911 Operators Explain Which Call Haunts Them To This Day

911 Operators Explain Which Call Haunts Them To This Day

Emergency hotlines are places where the darkest daily stories naturally turn up. Working for an emergency hotline often means hearing awful things, and still having to find the courage to react.

But sometimes the bounds of what is horrible fully cross over the line. And then you're stuck with a night you wish you could forget and a call that is simply your cross to bear throughout life.

Redditor u/Onatic420 asked:

"911 operators what call scares you till this day?"

Here were some of those answers.

Not Just One-Let's Make It Worse

"I have two."

"1. It was my second week, and I was plugged in with another dispatcher who was handling calls, and I was working the computer and stuff as part of my training

"We got a call from a guy in a car, who said that he was in a near accident with another driver, and the other driver was following him and being aggressive. The dispatcher told him to turn around, and look for a well lit, busy place, like a gas station to stop, and we would have someone on the way to meet him there. He was shot 5 times while on the phone with us, waiting for the officer to arrive. I found out the next day on the news that the guy flew in from out of town to walk his daughter down the aisle."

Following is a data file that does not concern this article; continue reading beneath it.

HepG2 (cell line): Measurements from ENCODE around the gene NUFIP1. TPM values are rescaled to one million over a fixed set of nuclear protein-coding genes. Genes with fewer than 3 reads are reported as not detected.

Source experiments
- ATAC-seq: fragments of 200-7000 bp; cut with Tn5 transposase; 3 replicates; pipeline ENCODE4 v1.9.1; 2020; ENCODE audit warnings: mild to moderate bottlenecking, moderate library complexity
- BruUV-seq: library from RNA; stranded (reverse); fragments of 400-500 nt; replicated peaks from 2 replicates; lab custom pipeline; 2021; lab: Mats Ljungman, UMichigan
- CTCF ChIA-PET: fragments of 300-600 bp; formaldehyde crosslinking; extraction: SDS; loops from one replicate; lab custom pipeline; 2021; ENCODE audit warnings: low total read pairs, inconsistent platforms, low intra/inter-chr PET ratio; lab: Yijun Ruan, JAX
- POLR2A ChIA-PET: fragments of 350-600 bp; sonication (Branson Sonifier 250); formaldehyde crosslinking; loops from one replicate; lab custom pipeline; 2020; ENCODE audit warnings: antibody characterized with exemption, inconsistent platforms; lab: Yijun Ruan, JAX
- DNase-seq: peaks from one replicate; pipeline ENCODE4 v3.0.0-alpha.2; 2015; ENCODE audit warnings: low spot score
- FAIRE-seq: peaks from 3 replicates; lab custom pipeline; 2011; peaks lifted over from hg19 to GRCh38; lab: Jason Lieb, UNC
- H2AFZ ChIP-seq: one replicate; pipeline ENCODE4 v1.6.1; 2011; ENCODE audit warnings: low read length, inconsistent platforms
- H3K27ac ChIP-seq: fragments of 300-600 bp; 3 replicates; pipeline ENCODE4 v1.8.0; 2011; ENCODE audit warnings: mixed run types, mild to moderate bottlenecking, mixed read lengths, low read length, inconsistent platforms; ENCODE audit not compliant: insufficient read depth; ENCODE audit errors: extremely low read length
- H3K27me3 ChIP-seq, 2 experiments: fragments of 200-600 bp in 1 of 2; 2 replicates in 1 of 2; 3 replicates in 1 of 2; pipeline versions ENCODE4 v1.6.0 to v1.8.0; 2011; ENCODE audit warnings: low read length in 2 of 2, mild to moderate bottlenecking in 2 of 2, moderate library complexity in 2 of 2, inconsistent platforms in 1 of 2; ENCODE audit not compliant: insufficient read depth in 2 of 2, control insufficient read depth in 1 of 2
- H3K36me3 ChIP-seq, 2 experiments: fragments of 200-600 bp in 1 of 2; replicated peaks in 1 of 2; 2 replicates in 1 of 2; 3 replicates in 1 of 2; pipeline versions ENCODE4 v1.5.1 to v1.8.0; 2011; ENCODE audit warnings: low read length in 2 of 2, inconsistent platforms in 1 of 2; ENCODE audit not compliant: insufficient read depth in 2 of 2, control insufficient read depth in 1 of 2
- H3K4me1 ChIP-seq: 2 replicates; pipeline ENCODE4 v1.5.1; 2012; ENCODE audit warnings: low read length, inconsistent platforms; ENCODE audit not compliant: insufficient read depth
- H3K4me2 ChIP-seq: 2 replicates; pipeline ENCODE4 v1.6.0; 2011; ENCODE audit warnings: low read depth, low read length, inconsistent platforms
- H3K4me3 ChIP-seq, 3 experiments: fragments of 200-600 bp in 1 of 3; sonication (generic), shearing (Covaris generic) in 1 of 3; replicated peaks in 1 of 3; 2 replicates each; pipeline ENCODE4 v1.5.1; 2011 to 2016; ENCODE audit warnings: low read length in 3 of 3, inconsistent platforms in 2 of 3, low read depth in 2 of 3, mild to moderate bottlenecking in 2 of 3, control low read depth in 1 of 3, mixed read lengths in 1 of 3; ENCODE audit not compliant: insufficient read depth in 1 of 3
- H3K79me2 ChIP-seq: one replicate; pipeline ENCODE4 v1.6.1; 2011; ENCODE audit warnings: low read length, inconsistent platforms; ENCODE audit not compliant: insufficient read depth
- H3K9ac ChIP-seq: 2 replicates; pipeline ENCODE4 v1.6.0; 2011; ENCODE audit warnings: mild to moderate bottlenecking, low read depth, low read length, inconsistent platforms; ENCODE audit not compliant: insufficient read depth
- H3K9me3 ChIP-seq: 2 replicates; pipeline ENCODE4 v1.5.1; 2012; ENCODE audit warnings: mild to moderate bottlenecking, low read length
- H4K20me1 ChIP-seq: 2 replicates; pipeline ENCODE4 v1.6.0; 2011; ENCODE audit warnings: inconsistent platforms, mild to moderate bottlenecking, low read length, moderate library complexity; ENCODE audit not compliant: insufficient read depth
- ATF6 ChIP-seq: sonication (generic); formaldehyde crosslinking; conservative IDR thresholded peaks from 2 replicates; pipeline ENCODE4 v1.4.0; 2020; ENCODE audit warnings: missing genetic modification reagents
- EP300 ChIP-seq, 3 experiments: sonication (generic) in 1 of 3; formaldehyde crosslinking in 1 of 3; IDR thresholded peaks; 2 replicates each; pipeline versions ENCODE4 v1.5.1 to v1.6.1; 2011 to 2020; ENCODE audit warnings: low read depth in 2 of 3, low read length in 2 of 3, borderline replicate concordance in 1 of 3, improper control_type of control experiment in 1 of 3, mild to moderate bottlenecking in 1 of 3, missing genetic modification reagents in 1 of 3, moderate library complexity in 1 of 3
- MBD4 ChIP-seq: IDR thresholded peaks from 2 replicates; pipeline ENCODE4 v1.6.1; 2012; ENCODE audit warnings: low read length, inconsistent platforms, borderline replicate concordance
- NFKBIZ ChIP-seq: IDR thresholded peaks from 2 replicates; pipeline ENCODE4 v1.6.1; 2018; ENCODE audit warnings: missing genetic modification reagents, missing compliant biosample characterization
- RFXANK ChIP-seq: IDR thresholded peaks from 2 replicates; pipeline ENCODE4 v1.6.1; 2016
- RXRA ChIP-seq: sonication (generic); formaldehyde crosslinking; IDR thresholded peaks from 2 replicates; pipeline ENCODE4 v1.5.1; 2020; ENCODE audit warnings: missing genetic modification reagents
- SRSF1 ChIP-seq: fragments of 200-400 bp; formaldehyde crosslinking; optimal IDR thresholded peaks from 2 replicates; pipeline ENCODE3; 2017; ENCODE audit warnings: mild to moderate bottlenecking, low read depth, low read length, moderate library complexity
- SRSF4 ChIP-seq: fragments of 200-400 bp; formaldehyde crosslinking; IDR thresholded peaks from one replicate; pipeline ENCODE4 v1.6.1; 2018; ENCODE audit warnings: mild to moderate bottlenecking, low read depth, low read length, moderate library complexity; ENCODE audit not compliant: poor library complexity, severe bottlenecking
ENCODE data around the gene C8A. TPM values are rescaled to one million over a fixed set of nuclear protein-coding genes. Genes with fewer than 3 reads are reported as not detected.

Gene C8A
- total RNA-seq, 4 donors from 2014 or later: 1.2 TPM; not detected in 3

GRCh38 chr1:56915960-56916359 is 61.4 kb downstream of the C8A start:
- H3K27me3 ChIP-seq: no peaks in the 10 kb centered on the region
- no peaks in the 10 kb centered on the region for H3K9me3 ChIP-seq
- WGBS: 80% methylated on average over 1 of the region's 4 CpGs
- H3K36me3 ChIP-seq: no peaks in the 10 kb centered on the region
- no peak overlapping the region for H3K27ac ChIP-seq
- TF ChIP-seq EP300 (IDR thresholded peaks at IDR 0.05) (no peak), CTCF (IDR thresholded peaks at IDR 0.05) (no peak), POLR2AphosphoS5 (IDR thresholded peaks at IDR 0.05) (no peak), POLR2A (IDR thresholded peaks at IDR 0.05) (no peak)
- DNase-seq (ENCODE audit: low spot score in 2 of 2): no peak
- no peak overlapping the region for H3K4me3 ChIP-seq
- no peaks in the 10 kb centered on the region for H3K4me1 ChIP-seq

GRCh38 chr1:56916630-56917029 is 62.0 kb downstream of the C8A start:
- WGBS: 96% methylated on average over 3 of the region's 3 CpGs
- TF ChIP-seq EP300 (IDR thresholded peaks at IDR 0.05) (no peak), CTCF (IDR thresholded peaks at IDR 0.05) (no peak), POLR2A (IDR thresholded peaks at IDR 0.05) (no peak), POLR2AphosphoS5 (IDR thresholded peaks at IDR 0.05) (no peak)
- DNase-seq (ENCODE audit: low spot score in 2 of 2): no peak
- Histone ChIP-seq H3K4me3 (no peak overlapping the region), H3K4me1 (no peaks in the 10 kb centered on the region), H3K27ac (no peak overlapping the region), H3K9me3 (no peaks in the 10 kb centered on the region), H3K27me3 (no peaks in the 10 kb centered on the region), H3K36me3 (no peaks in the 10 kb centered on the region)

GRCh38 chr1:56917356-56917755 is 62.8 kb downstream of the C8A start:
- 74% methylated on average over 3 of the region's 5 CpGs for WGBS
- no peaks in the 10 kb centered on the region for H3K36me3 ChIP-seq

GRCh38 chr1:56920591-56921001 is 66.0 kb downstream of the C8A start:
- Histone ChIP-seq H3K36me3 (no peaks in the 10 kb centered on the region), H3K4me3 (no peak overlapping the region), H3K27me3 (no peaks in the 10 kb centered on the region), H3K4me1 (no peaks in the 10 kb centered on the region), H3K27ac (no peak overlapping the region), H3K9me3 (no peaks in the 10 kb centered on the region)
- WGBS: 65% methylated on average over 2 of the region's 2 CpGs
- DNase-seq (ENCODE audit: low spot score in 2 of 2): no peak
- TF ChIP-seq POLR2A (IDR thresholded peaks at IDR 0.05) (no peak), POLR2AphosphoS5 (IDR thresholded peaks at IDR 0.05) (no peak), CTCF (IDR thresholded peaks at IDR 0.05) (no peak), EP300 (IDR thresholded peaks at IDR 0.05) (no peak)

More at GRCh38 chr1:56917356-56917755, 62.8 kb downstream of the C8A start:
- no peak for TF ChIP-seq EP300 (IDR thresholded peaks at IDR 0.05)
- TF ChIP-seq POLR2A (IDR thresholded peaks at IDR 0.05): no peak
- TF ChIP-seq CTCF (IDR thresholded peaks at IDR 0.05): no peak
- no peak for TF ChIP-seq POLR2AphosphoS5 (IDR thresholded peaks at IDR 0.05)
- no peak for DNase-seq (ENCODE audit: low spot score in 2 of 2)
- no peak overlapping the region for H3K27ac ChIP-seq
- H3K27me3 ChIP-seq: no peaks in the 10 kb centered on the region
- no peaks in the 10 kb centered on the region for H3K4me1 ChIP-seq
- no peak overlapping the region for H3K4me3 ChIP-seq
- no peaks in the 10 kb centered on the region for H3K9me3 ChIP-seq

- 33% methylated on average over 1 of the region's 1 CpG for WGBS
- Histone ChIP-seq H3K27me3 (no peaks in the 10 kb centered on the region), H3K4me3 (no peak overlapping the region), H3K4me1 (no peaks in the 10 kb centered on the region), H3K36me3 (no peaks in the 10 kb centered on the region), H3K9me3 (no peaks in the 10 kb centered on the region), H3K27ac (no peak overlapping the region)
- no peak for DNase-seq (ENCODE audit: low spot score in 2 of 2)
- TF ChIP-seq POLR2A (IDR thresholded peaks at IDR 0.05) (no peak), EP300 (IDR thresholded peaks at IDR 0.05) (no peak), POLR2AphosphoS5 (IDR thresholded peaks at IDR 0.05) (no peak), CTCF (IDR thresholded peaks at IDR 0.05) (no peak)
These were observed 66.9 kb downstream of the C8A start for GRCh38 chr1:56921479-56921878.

"2) A month or so later, at the beginning of my shift, I received a call from a very distraught man whose dad had gone missing from his care facility. He had dementia and his dad thought he might be looking for a bar to get a drink."

"I took his information and got a description, and put out a BOLO for him."

"For these calls, we normally don't find out the outcome. In this case, one of my last calls that same night, was a person calling who found a body on some train tracks, and it turned out to be the same guy I had put out the BOLO for."

"I had to call the deputy who went and took the guy's statement and tell him the news, and he then had to go tell the guy's son. That was a sh*tty end to the night." [user deleted]

Leaving An Entire Child Behind

"Former 911 operator here. Sometimes the calls that stick with you aren't the most physically traumatic. I once had a call from a 17 year old kid who came home from a sleepover to find that his mother had moved."

"Just packed up his sister and everything in the house and left while he was gone with no forwarding address or information. She also turned off his cell phone that morning so literally the only number he could call was 911."

"He was trying so hard not to cry and his voice was shaking as he kept apologizing to me for calling 911. He just didn't know what else to do and had no other family."

"She also took everything so all he had was a couple of things that he had taken to the friends house. He told me his 18th birthday was in a couple of weeks and he literally had nothing."